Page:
Election 2019

General election 2019: Tories step up attack on Labour spending plans

Sajid Javid Image copyright PA Media
Image caption Sajid Javid says Labour would "massively increase borrowing and debt", and "hike up taxes"

The Conservatives have launched a fresh attack on what they say are Labour's "reckless" spending plans.

Labour has yet to publish its election manifesto but the Tories have claimed that there is a "black hole" in its economic policies.

The Tories have tried to calculate the additional taxes they believe a Labour government would have to introduce if they win power on 12 December.

Labour has dismissed the figures as "more fake news" from Tory HQ.

Shadow chancellor John McDonnell insisted an incoming Labour government would not raise VAT or national insurance, while 95% of people would not pay any more in income tax.

Personal tax rises would be confined to the top 5% of earners, he said - a policy carried over from its 2017 manifesto.

Both main parties are planning to borrow money to spend on infrastructure projects if they win the general election, while Labour has said it will pay for some of its spending pledges by reversing Conservative reductions in corporation tax.

Chancellor Sajid Javid claimed that Labour would also "hike up taxes" to pay for its programme, estimating that this would amount to an extra £2,400 per year for every taxpayer.

"The British people have made huge progress over the last decade in repairing the damage left to us by the last Labour government," he said. "If Jeremy Corbyn gets into power he would throw all that hard work away."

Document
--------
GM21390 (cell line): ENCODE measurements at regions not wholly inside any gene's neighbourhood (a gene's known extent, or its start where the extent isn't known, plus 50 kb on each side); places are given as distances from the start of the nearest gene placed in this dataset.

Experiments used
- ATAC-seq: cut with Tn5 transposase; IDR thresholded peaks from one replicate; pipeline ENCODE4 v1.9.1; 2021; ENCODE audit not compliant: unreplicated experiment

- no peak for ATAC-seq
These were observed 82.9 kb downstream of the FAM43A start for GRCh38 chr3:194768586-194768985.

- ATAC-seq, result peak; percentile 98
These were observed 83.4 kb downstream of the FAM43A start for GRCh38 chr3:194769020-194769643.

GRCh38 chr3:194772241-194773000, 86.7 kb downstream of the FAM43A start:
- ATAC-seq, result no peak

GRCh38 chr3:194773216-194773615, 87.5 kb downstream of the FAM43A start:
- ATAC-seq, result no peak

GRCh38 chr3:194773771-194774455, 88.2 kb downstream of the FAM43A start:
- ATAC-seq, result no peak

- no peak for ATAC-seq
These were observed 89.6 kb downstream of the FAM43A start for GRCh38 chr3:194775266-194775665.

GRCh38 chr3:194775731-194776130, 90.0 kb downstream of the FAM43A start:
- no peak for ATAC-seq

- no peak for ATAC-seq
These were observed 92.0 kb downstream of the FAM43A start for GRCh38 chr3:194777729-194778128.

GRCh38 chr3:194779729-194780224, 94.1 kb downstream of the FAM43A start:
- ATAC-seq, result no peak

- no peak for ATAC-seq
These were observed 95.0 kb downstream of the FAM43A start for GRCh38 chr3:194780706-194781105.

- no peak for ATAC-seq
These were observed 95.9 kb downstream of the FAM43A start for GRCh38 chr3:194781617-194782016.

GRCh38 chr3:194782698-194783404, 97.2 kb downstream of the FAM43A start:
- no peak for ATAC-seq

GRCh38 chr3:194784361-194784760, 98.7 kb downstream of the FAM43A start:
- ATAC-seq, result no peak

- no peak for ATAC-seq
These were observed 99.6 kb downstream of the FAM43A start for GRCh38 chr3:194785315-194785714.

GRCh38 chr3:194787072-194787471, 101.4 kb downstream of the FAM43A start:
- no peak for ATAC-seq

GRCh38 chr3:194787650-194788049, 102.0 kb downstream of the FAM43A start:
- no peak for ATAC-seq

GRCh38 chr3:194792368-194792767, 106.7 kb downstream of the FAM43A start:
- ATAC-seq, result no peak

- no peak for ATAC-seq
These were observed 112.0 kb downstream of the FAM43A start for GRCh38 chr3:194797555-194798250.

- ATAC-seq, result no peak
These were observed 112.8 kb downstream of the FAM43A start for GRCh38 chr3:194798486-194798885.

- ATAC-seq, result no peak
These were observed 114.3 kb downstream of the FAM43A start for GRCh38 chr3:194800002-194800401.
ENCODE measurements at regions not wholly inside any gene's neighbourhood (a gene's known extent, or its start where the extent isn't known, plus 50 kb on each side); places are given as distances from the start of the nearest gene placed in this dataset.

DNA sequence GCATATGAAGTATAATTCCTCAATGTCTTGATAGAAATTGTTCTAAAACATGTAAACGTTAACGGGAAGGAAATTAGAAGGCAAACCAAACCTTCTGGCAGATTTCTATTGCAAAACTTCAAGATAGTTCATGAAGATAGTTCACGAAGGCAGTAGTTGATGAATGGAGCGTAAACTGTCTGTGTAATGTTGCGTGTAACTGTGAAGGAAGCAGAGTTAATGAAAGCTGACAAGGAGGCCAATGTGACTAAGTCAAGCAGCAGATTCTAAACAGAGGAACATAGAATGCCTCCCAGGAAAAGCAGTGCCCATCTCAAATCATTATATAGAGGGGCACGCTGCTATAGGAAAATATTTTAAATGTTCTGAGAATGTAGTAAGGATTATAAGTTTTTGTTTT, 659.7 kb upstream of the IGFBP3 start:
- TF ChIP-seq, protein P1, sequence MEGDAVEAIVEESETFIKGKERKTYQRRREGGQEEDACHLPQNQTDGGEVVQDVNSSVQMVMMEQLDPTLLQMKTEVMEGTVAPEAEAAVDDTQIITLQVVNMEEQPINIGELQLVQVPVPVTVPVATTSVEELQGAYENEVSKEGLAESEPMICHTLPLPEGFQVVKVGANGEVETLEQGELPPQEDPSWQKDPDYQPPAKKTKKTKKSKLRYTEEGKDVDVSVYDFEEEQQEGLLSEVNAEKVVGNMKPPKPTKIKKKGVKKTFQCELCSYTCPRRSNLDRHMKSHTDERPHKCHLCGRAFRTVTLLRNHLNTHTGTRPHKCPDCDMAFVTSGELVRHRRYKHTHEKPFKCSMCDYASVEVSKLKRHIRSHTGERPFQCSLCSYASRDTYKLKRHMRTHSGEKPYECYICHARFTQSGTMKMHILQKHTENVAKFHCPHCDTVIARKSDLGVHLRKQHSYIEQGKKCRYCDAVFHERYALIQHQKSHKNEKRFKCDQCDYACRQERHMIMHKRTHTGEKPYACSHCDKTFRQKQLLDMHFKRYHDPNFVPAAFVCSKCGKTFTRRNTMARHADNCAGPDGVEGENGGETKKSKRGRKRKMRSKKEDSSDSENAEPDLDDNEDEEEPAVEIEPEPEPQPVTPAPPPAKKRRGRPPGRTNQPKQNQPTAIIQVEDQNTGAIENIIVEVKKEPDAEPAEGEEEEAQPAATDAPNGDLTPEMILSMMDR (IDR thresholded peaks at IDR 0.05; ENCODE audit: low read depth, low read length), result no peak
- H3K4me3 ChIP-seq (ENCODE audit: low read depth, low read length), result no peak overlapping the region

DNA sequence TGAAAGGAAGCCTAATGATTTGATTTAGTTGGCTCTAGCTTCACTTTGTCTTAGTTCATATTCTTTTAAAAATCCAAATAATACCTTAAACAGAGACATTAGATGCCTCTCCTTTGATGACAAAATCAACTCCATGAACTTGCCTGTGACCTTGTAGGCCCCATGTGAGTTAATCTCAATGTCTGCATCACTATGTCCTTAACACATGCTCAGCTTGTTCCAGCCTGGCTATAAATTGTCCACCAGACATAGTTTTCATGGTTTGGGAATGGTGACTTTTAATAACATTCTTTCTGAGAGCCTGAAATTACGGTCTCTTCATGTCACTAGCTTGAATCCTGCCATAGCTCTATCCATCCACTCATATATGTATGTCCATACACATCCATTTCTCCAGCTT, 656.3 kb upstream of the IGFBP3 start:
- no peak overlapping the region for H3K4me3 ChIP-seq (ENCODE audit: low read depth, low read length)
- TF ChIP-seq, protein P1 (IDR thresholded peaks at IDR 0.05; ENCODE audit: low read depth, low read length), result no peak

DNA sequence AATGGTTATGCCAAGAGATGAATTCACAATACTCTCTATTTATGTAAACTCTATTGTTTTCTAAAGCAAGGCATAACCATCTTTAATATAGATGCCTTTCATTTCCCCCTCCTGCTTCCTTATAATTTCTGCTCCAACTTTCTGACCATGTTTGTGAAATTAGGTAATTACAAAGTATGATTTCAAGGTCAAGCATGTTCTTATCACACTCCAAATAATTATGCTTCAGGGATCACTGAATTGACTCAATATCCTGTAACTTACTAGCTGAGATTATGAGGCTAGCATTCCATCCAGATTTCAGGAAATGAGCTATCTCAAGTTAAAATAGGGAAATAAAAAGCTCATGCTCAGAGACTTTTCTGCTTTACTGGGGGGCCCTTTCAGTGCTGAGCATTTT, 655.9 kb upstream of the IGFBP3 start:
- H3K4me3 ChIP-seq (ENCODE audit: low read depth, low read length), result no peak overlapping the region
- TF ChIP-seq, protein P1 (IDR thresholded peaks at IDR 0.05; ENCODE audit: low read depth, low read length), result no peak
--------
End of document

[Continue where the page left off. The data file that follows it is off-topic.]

The Conservatives are repeating their previous claim that Labour plans to spend £1.2tn over the next five years, which forms the basis of this new claim.

But this is problematic because it makes a number of assumptions about what Labour intends to spend before it has published a manifesto.

Not only have those same assumptions been repeated in this analysis, but additional ones have been made about Labour's tax-raising plans.

For example, the Conservatives say Labour is considering a "homes tax" which would cost households up to £375 more than the current Council Tax system, raising an extra £10.2bn.

However, this seems to be based on a policy-proposal document put forward by Guardian columnist George Monbiot and commissioned for the Labour Party.

The summary of the paper even states: "The following are proposals to the Labour Party, which will consider these as part of its policy development process in advance of the next general election."

To get to the £2,400 figure, the Conservatives have assumed Labour intends to spend £651bn on day-to-day spending (which comes from their original £1.2tn calculation) over five years.

From there, the Conservatives say that Labour only plans to raise £277bn over the same period, leaving a shortfall of £374bn.

So, if you then divide the shortfall by 31.2m UK taxpayers, you arrive at £2,400 a year each (or £12,000 per taxpayer over five years) to plug the gap.

In summary, this analysis is based on assumptions about money Labour intends to spend but also how much revenue the party intends to raise.

Until the manifestos are published, it is impossible to accurately identify any spending gaps.

BBC political correspondent Chris Mason said the Conservatives' attack was part of a clear attempt to build an argument about what they call the "cost of Corbyn".

But asked how much another Conservative government would cost taxpayers during a BBC interview, Chief Secretary to the Treasury Rishi Sunak did not provide a figure.

"The forecasts that there are from the OBR (Office for Budget Responsibility) show that there is a £30bn surplus on the current balance over the next few years - so we take in £30bn more than is spent on day-to-day spending," he told Radio 4's Today.

"We've said we will invest about £13.5bn of that on people's priorities like the NHS, like schools, like policing. We will not tax people extra for those day to day priorities."

Mr McDonnell said the Tories were unable to say how they would pay for their spending commitments.

In other election developments:

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